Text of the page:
David Ke is a Community Development Coordinator (CDC) on the First-Year Quad. He is responsible for supervising the Community Advisors (CA) in Appleton, South, North, and Williston Halls. David is perhaps most known on campus for his Instagram-famous dog, Potato, who provides joy and delight to countless members of the campus community.
Q: What are your responsibilities as a CDC?
A: I think a large part of my job is to assist CA’s in put[ting] on programming. If you’ve ever had a program where a CA has brought different campus partners to your floor, like the Peer Advocates of Sexual Respect, or to just have pizza and talk about “What do we look like as a community?” — that's part of my job, to help order the food and help make connections happen. My unofficial role on campus is as Potato’s dad. He’s a very sweet dog and a lot of students really enjoy hanging out with him. I try to walk around campus with him, meet students one-on-one, and it helps me create some informal conversations with students to see how they’re doing and get to know students more on an individual level. And you know, talk about our love for dogs.
Q: Where were you before Amherst, and what brought you here?
A: I’m originally from Revere, Mass., near Logan Airport. I grew up in the greater Boston area my whole life and I went to school at UMass Amherst for both my bachelor's and my master’s. I studied elementary education for my bachelor’s and then I studied social justice education for my master’s. I had some jobs afterwards — I worked in a domestic violence shelter in the greater Boston area, and then afterwards, I worked as a high school teacher where I taught world history focusing on critical race theory in Hyde Park, Mass. And then when the pandemic happened, I transitioned to working at Amherst College in higher education.
Q: Has your college experience informed the ways that you do your work at Amherst now?
A: Well, yeah, of course. I lived in Amherst for like seven years in total, just because of my college experience. But I think what helped me understand Amherst College as a community were my friends who actually went to Amherst College. And part of the reason why I even applied for [a job at] Amherst College was one of my friends who graduated said I’d be great for the role. She said “you should apply,” so I did. And I needed that. Amherst College, even though it’s a couple miles down from UMass Amherst, was very similar to UMass Amherst in many different ways. And I think at the heart of it, the students are really important in terms of seeing each student as their own individual, and trying to help them find their path.
Q: What is your favorite part of being a CDC?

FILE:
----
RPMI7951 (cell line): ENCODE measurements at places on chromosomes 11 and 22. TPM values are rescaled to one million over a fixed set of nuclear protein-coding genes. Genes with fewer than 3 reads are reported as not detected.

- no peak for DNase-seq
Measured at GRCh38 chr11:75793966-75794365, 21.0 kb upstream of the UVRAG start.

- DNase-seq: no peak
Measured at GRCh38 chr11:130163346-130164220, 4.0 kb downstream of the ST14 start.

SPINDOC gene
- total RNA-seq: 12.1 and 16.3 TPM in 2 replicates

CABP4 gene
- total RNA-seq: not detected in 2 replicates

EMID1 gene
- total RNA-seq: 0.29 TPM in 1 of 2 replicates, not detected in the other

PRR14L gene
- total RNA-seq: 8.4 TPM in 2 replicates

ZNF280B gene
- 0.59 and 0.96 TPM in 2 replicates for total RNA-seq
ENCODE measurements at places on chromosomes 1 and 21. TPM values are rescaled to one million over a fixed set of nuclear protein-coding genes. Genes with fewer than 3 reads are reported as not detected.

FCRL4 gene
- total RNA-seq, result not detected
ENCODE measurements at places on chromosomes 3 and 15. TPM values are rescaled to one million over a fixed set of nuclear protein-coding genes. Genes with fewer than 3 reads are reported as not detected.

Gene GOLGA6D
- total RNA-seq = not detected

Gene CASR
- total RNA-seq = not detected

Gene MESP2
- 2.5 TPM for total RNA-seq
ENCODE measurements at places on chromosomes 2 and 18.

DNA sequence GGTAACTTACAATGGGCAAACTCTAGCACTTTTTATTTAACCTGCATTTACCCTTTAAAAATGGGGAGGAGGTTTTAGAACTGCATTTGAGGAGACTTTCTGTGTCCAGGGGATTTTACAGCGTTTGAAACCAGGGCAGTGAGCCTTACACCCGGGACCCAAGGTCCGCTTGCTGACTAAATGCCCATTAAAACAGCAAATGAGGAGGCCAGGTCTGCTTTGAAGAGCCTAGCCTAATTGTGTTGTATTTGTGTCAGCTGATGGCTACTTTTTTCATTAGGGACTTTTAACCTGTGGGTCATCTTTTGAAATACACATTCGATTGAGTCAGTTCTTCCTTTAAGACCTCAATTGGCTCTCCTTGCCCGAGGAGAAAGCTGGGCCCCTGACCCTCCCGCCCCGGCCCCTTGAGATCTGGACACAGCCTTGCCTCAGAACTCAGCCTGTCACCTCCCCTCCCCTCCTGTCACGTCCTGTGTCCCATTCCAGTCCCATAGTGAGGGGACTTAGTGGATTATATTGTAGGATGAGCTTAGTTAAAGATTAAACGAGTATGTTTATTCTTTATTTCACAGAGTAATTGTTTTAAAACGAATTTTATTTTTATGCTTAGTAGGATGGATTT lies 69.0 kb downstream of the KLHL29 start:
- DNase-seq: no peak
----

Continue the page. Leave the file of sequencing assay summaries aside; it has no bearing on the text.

A: This weekend, I got to see a performance at the Powerhouse [organized by] the African Caribbean Students Union. It's really nice when any student invites me to something that they put a lot of hard work into and says, “Hey, I have this performance coming up, you should really stop by.” I think that means a lot to me in terms of just going out to celebrate the accomplishments students have, not just as academic scholars but as creative individuals.
I’m [also] the staff advisor for the Asian Students Association and some other affinity groups on campus, such as the Southeast Asian [Students Association], and I try to make it to all their events. Attending any program [students] put on is really nice, just to say “hi” to them. I bring Potato to say “hi” too, [and] they love him. [I’m] just very proud, in essence.
Q: What is your least favorite part of your job?
A: Oh, let’s see. I think my least favorite part of my job is trying to help students with issues that are out of my control. As much as I try to support students with personal issues that they may have going on — with family stuff back at home, or just things happening in dorms — there are things that are in my realm of control, and there are things that are in students’ realm of control. When things fall out of my capacity, that’s where it is a bit frustrating. I do my best to connect students to resources on campus, whether that’s resources at Amherst College or resources outside, especially when it comes to supporting students for mental health. I know it’s a huge need for any community to support individuals in. Just knowing that I can't help out students for every single possible situation is hard sometimes, but it is nice to know that there are options, and there are other resources such as the Counseling Center, the Office of Religious Life, and also our identity resources centers. As a cis man, I can't connect with every single individual in every single way. But I just do my best to connect them with campus partners, campus resources, and student leaders. [I’ll say],“Hey, I know the CA who’s a part of this group is really nice to connect with.” I wish I could do everything.
Q: Potato has come up a few times already, so can you tell me some more about him?